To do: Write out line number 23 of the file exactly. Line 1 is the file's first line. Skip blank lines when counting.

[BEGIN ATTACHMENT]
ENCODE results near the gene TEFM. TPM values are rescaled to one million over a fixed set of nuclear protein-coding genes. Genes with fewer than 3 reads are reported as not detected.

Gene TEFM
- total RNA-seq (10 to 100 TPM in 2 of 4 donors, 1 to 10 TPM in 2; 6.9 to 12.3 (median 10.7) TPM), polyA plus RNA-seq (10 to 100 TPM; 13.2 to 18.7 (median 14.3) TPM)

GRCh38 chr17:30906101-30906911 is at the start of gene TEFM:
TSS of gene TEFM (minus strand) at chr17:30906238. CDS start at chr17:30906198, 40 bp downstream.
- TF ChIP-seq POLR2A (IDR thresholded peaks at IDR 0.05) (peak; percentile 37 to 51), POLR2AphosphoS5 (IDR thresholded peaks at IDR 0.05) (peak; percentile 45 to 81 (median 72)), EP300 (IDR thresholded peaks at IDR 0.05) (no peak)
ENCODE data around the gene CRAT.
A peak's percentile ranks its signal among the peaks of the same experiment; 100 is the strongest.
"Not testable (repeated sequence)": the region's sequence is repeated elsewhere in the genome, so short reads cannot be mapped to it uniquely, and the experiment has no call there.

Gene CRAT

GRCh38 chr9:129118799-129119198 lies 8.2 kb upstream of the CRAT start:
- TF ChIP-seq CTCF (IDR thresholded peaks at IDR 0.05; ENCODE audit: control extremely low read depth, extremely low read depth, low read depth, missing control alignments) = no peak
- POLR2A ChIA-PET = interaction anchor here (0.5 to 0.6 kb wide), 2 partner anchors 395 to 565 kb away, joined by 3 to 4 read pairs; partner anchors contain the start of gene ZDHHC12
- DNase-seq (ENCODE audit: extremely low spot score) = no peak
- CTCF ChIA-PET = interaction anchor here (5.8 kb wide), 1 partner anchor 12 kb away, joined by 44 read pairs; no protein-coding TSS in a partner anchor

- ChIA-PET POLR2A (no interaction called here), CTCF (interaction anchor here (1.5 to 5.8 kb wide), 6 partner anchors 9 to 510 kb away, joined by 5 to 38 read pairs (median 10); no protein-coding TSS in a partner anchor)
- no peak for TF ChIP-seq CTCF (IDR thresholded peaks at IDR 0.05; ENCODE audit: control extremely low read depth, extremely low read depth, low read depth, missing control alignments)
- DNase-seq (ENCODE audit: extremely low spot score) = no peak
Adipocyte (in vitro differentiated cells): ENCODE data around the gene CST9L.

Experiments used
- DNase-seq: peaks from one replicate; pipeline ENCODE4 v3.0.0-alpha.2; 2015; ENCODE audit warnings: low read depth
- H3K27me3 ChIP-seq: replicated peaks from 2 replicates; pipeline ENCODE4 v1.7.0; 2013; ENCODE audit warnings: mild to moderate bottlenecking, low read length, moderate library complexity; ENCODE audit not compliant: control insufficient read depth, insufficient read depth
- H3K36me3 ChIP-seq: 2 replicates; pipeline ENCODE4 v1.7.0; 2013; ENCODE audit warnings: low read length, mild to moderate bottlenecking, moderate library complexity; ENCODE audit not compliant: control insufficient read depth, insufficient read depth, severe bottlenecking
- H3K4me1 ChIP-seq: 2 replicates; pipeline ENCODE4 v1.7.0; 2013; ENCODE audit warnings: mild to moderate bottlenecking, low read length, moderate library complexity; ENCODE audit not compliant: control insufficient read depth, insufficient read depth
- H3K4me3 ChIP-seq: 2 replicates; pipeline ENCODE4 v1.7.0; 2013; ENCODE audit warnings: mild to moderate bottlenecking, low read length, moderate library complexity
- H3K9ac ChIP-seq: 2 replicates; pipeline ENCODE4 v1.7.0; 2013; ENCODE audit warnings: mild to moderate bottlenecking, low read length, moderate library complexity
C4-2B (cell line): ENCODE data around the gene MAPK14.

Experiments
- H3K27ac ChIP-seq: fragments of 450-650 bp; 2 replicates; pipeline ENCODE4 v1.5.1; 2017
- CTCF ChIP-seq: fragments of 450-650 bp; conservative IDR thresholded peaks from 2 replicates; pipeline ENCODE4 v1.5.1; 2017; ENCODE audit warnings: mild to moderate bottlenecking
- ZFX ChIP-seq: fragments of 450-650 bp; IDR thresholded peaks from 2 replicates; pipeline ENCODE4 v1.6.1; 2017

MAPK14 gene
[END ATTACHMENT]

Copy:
- H3K36me3 ChIP-seq: 2 replicates; pipeline ENCODE4 v1.7.0; 2013; ENCODE audit warnings: low read length, mild to moderate bottlenecking, moderate library complexity; ENCODE audit not compliant: control insufficient read depth, insufficient read depth, severe bottlenecking